The River is a Brown God
By Roberto Drummond
My father is dying in his room.
The room is dark and my father is dying there.
Here in the living room, we are waiting for my father to die in his room.
The doctor said that my father was going to die before eight at night, but it's already past ten at night and my father continues to die inside his room.
In the room where my father is dying stretched out in bed, my mother a white figure seated at its head.
At times my father cries out inside his room.
When my father cries out inside his room, the neighbor girl, who when she passes leaves a trace of happiness in the street and who is seated on the sofa here in the living room, continues looking at me and I feel like singing, but singing is the last thing I should be thinking about now, because my father is dying in his room.
She's morena, pretend thin, maybe she's twenty or at most twenty-three, her eyes are grey and I want to look at her, but I look at the floor, because my father is dying in his room.
She's sitting on the sofa right in front of me and, if my father wasn't dying in his room, I could look at her legs.
I could look at her knees when she crosses her legs.
I could see a bit of her thighs.
I could look at her bare and brown shoulders.
And her mouth, which gives me so much thirst, I could also look at, if my father weren't dying in his room.
Even so, I look at her, even knowing that my father is dying in his room, I look at her.
She lights a cigarette and I like the way that she holds it and that she swallows the smoke and then the smoke comes out of her mouth, but I hear a cry and remember that my father is dying in his room.
Then she looks at me again with her grey eyes and I feel like singing, my father is dying in his room and I feel like singing.
I try to think of my father who is dying in his room.
Never, in all my life, not even when I was a child, has my father embraced me, kissed me, or run his hands through my hair and now my father is dying in his room and the room is dark and he is dying there.
I don't remember having seen my father laugh any time either; he only ventured a slim smile when he heard Alvarenga or Ranchinho singing on the radio. But that's a long time ago, when we still lived in the interior, and now my father is dying in his room and now he can't laugh.
There on the sofa, the neighbor girl crosses her legs, she shouldn't do that, because my father is dying in his room.
I could tell her that my father was always a sad man. I think she would understand, but it wouldn't make sense, in the end, with my father dying in his room.
My mother comes out of the room where my father is dying, stops in front of me, and says that my father is calling for me in the room where he is dying.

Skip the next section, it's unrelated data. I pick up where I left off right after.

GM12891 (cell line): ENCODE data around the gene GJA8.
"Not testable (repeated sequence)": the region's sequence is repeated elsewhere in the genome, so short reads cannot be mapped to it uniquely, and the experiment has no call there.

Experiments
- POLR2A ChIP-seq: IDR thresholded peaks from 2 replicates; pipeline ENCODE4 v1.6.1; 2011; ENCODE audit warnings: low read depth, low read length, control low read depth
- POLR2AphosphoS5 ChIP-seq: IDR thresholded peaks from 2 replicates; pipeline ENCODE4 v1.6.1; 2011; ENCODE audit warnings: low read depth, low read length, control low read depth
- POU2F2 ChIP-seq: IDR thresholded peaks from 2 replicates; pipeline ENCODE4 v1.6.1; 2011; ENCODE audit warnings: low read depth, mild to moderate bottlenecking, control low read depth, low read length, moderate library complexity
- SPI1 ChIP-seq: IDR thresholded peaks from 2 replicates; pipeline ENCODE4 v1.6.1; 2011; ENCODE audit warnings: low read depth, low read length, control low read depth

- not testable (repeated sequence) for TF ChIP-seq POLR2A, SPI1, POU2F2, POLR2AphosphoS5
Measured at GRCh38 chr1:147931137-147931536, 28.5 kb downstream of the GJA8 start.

Everyone in the living room looks at me and the neighbor girl watches me as well with her grey eyes and, yes, I want to sing, and I go in the room where my father is dying.
I kneel at the head of the bed and my father's hand starts to trace the features of my face in the dark. After, my father weaves his fingers into my hair and says, "My little sonny boy."
My father never called me that and now that my father is dying in his room, he repeats, "Sonny boy."
My father takes my hand and asks if I remember when we hunted wild ducks. I tell him yes and my father laughs and says, "We were happy then, eh?" I say yes, that we were happy, and again my father laughs; he's dying in his room and laughs.
I leave my father dying in his room and return to the living room, and there she is, the neighbor girl with the grey eyes, like a slim flag of happiness; but it's not the time to be happy, and I go up the stairs to the upper level of the house, lie down on my bed with my head buried in my pillow and stay there thinking of my father who is dying in his room.
I hear footsteps climbing the stairs and I think that someone is coming to tell me that my father has just died in his room.
But when I look, I see the neighbor girl with the grey eyes entering; I want to shout, sing, and this hurts because my father is dying in his room.
She sits beside me on the bed and I kiss her that mouth with the really dry lips.
She gets up, closes the door to the room where we are and returns, and I embrace here and kiss her.
I used to compare her to an angel when I'd see her going by in the morning, but now that my father is dying and I've got her in my arms, I suspect that she is a devil come to tempt me.
Naked in the room, she and I make love.
A wind blows a slight breeze across our naked and sweaty bodies. I sense in my mouth the salty taste of her skin and I say that I like it. And she says, "'Salt is in the wild rose.'" She asks, "Do you know your T.S. Eliot?" I say no. She recites:
"I don't know much about gods,/but I believe that the river is a brown god..."
She is in an embrace with me; I feel that she is something of me: my hand, my leg, my mouth, my rib. And a song starts playing inside of me like a fiesta, but I know that it's not the hour for fiestas, because, at the end of the day, my father is dying in his room.
Translated by Peter Vaudry-Brown
QLRS Vol. 7 No. 3 Jul 2008